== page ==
I didn’t write this post. The Dalai Lama & two of your neighbors did.
When we started how to be a walking Momtra™ we had visions of creating a community place.
More than a place where people could leave with a thought or three from just one small group of people, a place where people from around the world could share their wisdom, other voices essentially singing a similar tune…
(share your wisdom).
The goal would always be for readers to leave feeling hopeful and happy (and with helpful thoughts or tips); a place they’d want to come back to time and time again.
It’s important for all of us to hear things said in different ways. Someday, something said “a certain way” really does stick. These moments spark us to try something new; to finally, REALLY evolve or change something “this time.”
how to be a walking Momtra™ loves aha moments and think they truly come quicker if we adapt a wider view and listen to more people.
We truly do become better people when we mull it “all” over. (read: we also believe aha’s come when we find consistent time for ourselves, read as much as we can get our hands on, and by (wait for it) taking a second shower. Yes, seriously. Try it. Repeat.)
With that said, we’d like to share two pieces of pretty epic wisdom recently from htbawM readers:
1) “Be reflective, not reactive.”
Ten years ago when I first started teaching, a mentor teacher gave me one piece of “advice” and said if I learn anything on this “job” this was the most important one. He said, “Be reflective, not reactive.” When a parent comes up to me for an impromptu conference at the grocery store, or when a student is overtly doing the wrong thing to get attention, my first instinct is to be reactive. It took me three good years to learn to be reflective….Who knew as a parent that I would be momtra-ing in my head ” be reflective not reactive” as my son is drawing on his room wall with a fat permanent marker? ~ V H-M, California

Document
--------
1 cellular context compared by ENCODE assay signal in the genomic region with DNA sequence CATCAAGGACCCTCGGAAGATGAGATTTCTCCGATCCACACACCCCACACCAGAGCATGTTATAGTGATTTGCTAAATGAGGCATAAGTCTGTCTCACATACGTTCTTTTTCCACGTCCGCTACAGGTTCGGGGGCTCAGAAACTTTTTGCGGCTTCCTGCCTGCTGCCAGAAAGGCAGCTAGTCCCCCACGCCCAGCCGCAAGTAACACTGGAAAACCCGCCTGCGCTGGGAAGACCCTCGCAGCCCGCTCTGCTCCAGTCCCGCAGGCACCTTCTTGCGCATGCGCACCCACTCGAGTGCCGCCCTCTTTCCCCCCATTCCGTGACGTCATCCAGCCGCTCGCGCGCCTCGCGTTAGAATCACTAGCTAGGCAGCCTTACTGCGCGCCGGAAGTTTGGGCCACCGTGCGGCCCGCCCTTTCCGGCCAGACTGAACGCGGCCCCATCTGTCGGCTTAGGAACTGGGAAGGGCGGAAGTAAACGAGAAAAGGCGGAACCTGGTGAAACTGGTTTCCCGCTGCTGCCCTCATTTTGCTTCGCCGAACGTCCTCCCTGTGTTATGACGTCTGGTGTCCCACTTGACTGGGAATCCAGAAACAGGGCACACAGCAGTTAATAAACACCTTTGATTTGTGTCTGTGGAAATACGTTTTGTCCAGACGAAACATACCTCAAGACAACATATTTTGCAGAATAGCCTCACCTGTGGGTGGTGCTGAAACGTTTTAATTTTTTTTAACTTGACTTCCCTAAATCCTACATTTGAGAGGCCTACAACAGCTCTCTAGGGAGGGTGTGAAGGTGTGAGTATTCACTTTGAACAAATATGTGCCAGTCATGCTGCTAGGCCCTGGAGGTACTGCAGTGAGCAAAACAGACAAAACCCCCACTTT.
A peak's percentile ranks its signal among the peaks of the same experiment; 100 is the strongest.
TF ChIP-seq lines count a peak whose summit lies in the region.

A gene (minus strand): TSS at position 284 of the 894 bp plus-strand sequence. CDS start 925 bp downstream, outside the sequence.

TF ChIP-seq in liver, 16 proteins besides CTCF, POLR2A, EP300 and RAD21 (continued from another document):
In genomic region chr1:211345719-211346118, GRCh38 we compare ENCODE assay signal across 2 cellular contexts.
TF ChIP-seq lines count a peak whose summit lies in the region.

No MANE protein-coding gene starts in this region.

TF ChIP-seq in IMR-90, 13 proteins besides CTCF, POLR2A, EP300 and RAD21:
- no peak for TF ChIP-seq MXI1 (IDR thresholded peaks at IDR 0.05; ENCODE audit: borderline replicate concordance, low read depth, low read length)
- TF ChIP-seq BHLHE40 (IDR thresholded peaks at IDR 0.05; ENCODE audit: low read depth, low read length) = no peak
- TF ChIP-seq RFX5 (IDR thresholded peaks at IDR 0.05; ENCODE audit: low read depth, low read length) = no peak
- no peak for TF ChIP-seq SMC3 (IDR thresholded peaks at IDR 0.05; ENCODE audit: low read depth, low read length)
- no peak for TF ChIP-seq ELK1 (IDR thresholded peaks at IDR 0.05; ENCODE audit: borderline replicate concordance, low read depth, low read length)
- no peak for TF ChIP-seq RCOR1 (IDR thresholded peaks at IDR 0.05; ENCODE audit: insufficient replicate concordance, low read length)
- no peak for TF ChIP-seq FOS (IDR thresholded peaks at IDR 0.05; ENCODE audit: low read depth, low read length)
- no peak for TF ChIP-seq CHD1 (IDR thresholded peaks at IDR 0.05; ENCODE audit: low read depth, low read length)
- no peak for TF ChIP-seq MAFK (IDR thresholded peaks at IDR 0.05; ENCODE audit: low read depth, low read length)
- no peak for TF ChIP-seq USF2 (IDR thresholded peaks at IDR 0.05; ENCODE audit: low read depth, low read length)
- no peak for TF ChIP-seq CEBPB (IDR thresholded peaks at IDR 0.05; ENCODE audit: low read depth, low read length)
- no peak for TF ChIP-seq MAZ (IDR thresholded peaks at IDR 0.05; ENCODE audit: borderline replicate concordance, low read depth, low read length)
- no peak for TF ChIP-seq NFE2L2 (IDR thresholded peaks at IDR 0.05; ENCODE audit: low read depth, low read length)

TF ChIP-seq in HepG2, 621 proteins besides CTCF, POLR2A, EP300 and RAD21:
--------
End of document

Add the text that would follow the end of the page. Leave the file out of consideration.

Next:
2) A few years ago I made the decision to be my child in the future.
A few years ago I made the decision to be my child in the future. Whenever I’m faced with a decision (and some of them were more temptations than decisions) I would ask myself what I would want 20something HER to do. Whether she is physcially with me or not, she is watching and learning from me. The stories I tell are “when I was your age this happened to me and here’s what I learned.” Surely this will be true throughout her life and I don’t want the stories to be about chasing the wrong man, job, fix, snack, whatever. As a result, I eat healthier, I take care of myself, I get out the door to take care of myself, I know when (and when not) to hit snooze because suddenly it was crystal clear – I am doing them for her all the time. ~ RG, Arizona
We find these posts and Moms a great segway into his holiness the Dalai Lama a couple weeks ago. At a Youth & Innovation Summit we were lucky enough to attend he said the one thing that held the power to better the world was Moms. Mothers and, specifically, their attention and affection to their children. He mentioned affection being the difference between a child growing into an adult who knows how to show & choose love in various situations over the alternative. Though it made sense, it was still extremely powerful (had never heard it said in that way before).
That said, since Mothers Day is every day here at htbawM, we’d like to salute Moms the world over today for the mindfulness they inject into their lives ~ it’s never perfect for any of us (it’s not supposed to be) but it’s always with heart.
And to the Moms who wrote the posts above ~ thank YOU. We are sure the thoughts imparted are some the Dalai Lama would give two exiled thumbs-up to.
“Momtras walk among us” / how to be a walking Momtra link…
There’s only one guru ~ you.